“I just want a normal life.”
The words sucker punched me through the telephone, striking me with familiarity as I listened, each anguished syllable bringing me down from the good mood I enjoyed seconds earlier. I understood her desire, her frustration as I listened attentively to my friend describe her longing for a moment’s peace. Before me a mourner, if only for a moment, a woman pining for a complacent life she looked back upon and believed she once enjoyed. Divorced with children, a rocky relationship with the ex, dating mishaps and disappointments, her outlook is not at all uncommon. In fact, it is typical.
Her days are not easy. She is managing children, a house, finances, and the biggest undertaking of all trying to carve out a piece of happiness for her. Her world is stressful. Life has somehow morphed into one gargantuan task, and the prospect for achieving balance often looks discouraging. I felt for my friend. I have been there. I am still there, treading perilously through the ebb and flow of each day that passes, each day whose current pulls me further away from the tranquility of my married life.
Moving on after divorce is much like bungee jumping from a cliff into rough waters below. We all relish the comforts of home, even when that home is not so comfortable. The bad marriage from which we emerged−the abusive one, the loveless one, and even the boring one−has stagnated us. For years we made due, learned to adjust, and made excuses. Somewhere along the way our normal was born. For a while all was quiet.
Until that day, that moment, either of our own volition or because of an outside force, we realized we could no longer be normal anymore.
Normal is not necessarily synonymous with good, or with healthy. Normal is simply the reality to which we become accustomed. Indeed, complacency can be the most treacherous of enemies, slinking into our minds and hearts, lying to us, telling us this is all we deserve, that our obligations to others take precedence over our own.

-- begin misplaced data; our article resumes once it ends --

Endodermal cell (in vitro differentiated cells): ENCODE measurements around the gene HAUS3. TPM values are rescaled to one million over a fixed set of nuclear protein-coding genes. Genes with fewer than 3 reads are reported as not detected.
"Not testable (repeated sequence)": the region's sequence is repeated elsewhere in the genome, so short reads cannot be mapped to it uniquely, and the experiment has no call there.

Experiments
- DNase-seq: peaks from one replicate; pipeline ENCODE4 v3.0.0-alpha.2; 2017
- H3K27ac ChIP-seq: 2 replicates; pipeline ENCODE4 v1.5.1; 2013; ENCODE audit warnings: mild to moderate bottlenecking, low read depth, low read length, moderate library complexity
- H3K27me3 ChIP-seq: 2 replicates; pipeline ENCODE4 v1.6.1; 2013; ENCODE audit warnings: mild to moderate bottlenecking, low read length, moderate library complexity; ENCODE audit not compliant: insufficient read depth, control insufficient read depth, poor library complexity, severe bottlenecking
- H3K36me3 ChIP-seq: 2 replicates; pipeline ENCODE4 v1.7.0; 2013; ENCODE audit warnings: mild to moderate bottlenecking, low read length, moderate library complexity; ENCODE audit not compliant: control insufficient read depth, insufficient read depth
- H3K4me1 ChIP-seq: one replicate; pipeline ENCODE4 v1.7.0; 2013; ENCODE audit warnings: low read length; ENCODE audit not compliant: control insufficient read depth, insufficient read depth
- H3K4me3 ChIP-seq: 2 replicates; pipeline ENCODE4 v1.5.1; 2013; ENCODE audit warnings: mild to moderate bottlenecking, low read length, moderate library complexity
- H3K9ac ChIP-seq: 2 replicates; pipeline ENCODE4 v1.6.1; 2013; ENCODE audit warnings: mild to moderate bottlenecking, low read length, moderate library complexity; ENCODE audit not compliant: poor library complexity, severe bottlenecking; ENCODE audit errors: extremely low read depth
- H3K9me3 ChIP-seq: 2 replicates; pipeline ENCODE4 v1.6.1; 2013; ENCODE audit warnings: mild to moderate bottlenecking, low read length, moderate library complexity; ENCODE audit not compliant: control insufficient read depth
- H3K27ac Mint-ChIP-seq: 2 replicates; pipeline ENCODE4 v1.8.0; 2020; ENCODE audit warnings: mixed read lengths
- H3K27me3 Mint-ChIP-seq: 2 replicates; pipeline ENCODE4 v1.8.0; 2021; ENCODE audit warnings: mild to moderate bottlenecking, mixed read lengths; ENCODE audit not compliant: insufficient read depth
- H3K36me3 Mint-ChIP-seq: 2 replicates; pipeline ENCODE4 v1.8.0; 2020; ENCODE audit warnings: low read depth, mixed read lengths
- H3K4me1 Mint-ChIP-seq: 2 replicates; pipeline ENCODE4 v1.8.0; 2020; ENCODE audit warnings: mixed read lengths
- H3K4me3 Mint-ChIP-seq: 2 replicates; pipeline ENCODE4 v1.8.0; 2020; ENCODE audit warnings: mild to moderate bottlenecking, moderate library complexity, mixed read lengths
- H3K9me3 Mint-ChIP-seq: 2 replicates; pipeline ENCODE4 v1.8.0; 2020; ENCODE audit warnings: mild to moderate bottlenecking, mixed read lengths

Giving up on us should never be normal.
Yes, it is unfortunate my friend’s hopes and dreams for her family life were thwarted. Unrealized. Yes, it is unfortunate her children do not have happy parents living together in one house. Yes, it is unfortunate her days attempting to do it all are trying, harried, and lonely. Undeniably, she has been dealt a difficult hand. Anyone who is divorced has been dealt that same hand, even if by their own actions they dealt it to themselves.
But if floating through a life that falls short, is only just good enough, and is merely okay is the standard for normal, then I opt for abnormal any day. That my friend or I could ever miss such normalcy is more than unfortunate. It is deadly. What I describe, what I recall, is not living.
Following my separation, what an onlooker would call normal has slowly returned to my life, even as I remained unaware, or doubted it could ever be possible. It is a new normal, though, and a better one.
A few feet away I watch my daughter on this beautiful Sunday morning in Spring. My 13 year-old announced she would cook breakfast. The sweet smell of pancakes fills our kitchen. I am in awe. She is growing up so quickly, turning into an adult right before my eyes. When I fed her breakfast in her high chair what seems like only yesterday, once upon a time as a young married woman, this was not the home life I thought I would have or could ever enjoy. But I do. And on a morning like this I know we, my friend included, will all be okay.
Our new life is simple. It is pure. It is bright. Today it is normal.